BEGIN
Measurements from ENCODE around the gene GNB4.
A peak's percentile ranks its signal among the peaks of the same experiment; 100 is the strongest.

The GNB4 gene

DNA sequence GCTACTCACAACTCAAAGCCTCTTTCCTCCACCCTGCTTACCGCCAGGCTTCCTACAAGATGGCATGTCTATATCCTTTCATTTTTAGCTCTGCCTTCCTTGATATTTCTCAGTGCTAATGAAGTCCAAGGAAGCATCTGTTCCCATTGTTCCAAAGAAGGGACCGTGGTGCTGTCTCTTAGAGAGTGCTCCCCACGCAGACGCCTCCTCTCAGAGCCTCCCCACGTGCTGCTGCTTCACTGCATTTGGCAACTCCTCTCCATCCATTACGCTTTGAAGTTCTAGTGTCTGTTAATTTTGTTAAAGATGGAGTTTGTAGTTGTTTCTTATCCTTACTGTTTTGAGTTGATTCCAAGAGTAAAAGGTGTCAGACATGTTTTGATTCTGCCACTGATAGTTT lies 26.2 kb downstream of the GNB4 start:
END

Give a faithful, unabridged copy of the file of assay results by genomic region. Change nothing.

Measurements from ENCODE around the gene GNB4.
A peak's percentile ranks its signal among the peaks of the same experiment; 100 is the strongest.

The GNB4 gene

DNA sequence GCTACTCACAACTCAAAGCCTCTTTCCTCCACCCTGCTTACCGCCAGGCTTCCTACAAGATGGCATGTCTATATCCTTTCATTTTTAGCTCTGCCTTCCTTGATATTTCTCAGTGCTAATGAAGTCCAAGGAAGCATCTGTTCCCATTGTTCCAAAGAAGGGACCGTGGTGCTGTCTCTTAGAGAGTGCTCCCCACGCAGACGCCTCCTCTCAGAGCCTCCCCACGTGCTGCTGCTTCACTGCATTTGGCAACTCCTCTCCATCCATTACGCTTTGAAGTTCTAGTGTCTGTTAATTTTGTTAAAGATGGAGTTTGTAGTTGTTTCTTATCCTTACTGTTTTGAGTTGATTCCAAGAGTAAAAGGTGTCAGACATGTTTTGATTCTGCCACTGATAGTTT lies 26.2 kb downstream of the GNB4 start: